This is the third and final installment of Mark Travis' 3-part series on Marcus Smart. The first two posts can be found here and here.
After you thanked the high heavens and mailed in your check for Oklahoma State basketball season tickets, it wouldn't have been out of the ordinary to wonder why in the world Marcus Smart chose to take the stage in the Student Union on that glorious afternoon in mid-April to announce he was coming back for his sophomore season.
Everybody asked themselves that, and a lot of people still are. For some, Smart's health, adolescent and pride-related reasons to pass up on a top three draft pick will never make total sense. Interestingly enough, some of those puzzled most by Smart's decision to return are his future peers, NBA stars who spent a few days going toe-to-toe with Marcus in Las Vegas last month at USA Basketball's National Mini-Camp.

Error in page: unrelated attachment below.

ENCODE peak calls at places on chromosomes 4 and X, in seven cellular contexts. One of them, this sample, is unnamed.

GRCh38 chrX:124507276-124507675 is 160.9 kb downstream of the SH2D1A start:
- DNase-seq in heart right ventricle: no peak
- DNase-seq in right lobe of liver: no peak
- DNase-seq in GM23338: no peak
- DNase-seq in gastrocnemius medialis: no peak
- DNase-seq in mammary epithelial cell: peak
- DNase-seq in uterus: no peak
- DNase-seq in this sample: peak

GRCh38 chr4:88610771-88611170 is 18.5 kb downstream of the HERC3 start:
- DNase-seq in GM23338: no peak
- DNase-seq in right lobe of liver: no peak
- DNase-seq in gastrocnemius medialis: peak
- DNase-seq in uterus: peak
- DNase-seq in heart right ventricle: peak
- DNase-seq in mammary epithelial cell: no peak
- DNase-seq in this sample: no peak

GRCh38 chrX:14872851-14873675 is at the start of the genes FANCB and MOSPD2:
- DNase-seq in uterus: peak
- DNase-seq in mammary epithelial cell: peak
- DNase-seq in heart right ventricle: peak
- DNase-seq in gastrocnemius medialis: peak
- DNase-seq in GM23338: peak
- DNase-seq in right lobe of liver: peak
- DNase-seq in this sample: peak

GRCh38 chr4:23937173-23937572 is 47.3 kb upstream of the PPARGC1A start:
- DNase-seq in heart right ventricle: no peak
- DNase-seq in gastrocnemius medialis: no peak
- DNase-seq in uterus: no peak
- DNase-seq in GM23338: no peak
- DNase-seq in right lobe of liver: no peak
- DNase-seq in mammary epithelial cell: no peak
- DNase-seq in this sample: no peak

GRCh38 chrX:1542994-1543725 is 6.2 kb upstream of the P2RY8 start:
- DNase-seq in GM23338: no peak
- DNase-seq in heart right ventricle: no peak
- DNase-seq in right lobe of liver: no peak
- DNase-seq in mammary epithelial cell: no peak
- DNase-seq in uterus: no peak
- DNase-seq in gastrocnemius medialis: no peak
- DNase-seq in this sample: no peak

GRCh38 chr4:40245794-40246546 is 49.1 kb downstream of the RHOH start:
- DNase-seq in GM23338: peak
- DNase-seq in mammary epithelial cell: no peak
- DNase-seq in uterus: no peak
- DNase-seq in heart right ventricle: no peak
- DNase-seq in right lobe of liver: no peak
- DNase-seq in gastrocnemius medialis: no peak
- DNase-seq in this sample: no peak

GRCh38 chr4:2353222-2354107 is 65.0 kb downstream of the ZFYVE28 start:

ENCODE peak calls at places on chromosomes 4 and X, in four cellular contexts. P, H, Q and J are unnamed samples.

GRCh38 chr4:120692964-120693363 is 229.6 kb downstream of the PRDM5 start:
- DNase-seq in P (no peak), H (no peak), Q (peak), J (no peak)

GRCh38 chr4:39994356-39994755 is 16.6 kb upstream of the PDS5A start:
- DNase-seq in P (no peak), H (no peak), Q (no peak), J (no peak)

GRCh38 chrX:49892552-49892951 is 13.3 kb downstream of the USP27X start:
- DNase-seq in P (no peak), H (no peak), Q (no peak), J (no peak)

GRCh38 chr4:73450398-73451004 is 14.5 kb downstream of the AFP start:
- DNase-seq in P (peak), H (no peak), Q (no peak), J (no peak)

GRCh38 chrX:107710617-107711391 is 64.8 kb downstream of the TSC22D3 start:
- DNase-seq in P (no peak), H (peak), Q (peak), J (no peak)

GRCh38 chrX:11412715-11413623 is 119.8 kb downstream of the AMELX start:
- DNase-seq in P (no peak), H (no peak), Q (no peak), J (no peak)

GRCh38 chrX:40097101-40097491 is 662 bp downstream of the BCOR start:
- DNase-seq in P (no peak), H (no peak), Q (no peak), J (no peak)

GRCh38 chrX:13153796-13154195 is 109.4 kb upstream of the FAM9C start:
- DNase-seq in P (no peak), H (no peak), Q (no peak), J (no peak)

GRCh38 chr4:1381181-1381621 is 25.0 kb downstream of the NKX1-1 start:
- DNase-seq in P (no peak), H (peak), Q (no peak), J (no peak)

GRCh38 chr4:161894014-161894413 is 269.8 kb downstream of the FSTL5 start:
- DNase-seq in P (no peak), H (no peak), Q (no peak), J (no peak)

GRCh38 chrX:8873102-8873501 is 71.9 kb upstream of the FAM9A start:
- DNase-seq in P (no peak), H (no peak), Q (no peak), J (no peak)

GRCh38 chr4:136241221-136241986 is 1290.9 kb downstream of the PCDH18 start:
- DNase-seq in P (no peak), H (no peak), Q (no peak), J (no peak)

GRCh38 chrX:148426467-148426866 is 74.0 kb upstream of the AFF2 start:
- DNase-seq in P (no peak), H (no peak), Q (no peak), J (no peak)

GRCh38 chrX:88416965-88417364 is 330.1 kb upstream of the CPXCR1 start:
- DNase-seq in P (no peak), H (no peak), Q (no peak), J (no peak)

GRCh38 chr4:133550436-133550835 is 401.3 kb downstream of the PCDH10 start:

"He shoulda came out, if we're gonna be honest," New Orleans Pelicans point guard Jrue Holiday told me about Marcus. "That boy's good."
"Marcus is ready to play all of the time," NBA all-star Kyrie Irving said of Smart. "He's a great player that can play with us at this level."
"I always say that I needed four years to become an NBA player," star point guard Damian Lillard told me. "Some guys only need one year and then the NBA wants them. (Marcus) was probably a guy that was ready. I watched him a few times and I thought he was ready."
This was the consensus opinion among most of the players in Vegas. After squaring off against him, NBA players saw Smart as an equal, someone who they viewed as an NBA player. While several guys told me they were shocked that Smart put the NBA off a year, everyone I spoke to about Smart told me his decision earned their respect.